1. Pernell McPhee
Pernell McPhee graded out as Pro Football Focus’ #2 ranked 3-4 outside linebacker in 2014 despite playing just 540 snaps. He was 2nd in the NFL behind only JJ Watt with 21 quarterback hits. He’s not a one year wonder as that type of player either as he graded out as Pro Football Focus’ 3rd ranked defensive tackle as a 5th round rookie in 2011 on just 348 snaps and has graded out above average in all 4 seasons he’s been in the league. Supremely versatile with experience as a 3-4 outside linebacker, a 4-3 defensive end, a 3-4 defensive end, and a 4-3 defensive tackle, McPhee is only going into his age 27 season and could break out as one of the best edge rushers in the game in his next home if he’s given a bigger role. At the same time, he’s still never played more than 540 snaps in a season so he’s still unproven as a full-time starter and he’s still unproven outside of Baltimore, where they have such great supporting talent defensively. He’s a high risk, high reward signing at 8 million dollars per year. The Ravens have good depth at 3-4 outside linebacker with Terrell Suggs, Elvis Dumervil, and Courtney Upshaw so they’re unlikely to bring McPhee back, given how little cap space they have.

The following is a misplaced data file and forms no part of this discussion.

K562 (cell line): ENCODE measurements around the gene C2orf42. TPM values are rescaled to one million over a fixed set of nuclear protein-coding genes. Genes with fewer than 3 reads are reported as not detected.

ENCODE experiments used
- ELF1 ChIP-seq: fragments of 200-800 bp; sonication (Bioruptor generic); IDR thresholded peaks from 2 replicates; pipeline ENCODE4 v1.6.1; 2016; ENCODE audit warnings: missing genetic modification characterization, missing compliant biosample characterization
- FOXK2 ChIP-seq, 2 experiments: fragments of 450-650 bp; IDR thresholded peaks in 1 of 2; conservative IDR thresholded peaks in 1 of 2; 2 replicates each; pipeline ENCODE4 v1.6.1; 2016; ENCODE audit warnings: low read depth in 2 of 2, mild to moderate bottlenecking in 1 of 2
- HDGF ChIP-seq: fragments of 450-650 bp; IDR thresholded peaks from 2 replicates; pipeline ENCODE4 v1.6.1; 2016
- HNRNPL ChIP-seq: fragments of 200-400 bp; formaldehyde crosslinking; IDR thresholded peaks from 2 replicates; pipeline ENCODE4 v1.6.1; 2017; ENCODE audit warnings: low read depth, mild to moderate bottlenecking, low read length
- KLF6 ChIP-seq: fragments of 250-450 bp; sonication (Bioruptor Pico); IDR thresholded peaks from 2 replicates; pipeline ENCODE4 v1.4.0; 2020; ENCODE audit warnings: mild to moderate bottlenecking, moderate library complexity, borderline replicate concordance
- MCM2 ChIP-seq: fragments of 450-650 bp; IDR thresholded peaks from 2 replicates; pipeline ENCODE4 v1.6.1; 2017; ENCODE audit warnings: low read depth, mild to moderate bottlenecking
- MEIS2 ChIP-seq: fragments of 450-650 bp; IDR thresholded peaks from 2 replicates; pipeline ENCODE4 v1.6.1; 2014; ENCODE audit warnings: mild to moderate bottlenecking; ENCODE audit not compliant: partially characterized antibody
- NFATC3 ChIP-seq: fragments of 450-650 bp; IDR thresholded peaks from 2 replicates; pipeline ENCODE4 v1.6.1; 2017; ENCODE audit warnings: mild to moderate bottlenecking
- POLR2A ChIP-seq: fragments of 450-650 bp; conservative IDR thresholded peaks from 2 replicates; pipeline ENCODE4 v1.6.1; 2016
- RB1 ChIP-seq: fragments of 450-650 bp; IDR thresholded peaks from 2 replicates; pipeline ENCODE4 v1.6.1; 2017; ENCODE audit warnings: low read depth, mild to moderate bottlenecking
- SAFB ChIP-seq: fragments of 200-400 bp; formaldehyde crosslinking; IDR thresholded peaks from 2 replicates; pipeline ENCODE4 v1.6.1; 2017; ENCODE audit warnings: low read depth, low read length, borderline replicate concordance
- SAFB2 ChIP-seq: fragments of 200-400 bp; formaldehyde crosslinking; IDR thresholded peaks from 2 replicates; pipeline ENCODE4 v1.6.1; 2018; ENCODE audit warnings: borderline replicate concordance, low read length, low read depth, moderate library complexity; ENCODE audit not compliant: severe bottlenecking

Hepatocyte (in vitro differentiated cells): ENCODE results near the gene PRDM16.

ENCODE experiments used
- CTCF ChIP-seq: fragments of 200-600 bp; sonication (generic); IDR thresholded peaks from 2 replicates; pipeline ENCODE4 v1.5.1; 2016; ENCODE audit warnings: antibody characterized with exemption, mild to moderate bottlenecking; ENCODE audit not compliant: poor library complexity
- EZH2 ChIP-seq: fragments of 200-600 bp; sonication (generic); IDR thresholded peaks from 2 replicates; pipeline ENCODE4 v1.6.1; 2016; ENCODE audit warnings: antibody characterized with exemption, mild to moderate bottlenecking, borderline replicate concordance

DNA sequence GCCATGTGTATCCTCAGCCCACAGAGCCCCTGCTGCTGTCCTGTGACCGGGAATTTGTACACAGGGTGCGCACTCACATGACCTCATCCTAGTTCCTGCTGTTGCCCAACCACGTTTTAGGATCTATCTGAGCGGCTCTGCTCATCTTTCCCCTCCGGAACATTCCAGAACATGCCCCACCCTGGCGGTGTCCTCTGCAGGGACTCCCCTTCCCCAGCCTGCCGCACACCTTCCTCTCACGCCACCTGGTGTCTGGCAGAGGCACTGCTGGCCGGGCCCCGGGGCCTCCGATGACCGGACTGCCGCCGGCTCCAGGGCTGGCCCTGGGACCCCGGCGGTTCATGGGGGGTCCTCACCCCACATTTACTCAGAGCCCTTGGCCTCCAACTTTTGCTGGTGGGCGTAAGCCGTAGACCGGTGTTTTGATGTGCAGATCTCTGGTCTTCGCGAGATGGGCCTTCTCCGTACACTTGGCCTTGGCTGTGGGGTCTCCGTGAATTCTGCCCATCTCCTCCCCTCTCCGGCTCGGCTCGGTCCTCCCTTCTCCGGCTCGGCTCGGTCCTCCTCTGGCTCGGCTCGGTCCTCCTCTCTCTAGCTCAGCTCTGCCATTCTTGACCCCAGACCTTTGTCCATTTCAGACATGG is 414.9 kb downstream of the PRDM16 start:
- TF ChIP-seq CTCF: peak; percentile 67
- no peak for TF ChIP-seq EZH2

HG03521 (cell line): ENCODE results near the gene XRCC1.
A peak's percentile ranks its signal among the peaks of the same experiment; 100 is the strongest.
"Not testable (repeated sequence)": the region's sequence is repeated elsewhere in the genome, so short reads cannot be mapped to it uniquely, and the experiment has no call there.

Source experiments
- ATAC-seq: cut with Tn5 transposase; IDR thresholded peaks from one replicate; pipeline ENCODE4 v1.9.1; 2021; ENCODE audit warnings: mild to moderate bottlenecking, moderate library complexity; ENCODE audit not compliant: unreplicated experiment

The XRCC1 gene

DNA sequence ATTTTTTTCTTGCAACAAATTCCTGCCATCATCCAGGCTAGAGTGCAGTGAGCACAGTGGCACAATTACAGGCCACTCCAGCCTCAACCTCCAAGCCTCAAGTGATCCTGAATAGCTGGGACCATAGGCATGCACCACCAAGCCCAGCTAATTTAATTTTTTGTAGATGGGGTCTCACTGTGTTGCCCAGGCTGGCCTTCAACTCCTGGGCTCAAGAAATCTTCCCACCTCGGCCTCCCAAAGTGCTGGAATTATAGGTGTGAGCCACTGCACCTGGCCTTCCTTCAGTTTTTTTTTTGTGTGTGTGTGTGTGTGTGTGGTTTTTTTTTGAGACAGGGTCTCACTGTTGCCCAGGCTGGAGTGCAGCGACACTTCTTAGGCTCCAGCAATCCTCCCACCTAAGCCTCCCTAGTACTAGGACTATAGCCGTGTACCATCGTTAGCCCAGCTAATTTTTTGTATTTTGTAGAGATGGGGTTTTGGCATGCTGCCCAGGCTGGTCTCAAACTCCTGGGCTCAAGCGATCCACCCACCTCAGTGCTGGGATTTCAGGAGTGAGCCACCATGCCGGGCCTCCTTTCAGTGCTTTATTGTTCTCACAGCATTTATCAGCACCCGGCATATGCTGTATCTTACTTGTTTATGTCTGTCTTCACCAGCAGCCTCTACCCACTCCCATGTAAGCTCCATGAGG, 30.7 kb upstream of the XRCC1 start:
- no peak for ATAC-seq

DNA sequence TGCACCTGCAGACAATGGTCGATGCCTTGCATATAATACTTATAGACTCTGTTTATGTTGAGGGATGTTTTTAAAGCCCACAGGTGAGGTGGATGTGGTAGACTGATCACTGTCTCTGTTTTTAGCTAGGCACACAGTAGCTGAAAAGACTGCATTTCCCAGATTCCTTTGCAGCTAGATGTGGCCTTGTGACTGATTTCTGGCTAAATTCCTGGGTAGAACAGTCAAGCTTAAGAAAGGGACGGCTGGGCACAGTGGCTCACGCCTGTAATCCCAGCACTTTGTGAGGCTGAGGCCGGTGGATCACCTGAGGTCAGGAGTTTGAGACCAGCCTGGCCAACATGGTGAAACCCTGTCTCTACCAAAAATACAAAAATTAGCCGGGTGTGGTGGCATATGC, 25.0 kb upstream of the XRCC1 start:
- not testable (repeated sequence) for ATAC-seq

2. Greg Hardy
Greg Hardy had such a bright future at this time last year, after grading out as Pro Football Focus’ 2nd ranked 4-3 defensive end in 2013 and their 6th ranked in 2012. The Panthers, eager to keep him long-term, franchised tagged Hardy last off-season, guaranteeing him 13.1 million for 2015, but they would end up regretting that. Hardy was arrested for and convicted of domestic violence in the off-season. He was allowed by the NFL to play for the Panthers week 1 because he was appealing the verdict, but public pressure forced the Panthers inactivate Hardy for the final 15 games of the season, meaning the Panthers got just 1 game for that 13.1 million. Hardy is still young (going into his age 27 season), still talented, and got the charges dropped this off-season, but he could be rusty, he got the charges dropped on a technicality, he’s still facing a suspension from the NFL, and he remains an off-the-field risk long-term. The Panthers have already said they’re moving on from him. It’ll be interesting to see what his market is this off-season. If he’s smart, he’ll take a one-year deal, bet on himself, stay clean and make a boatload of money next off-season.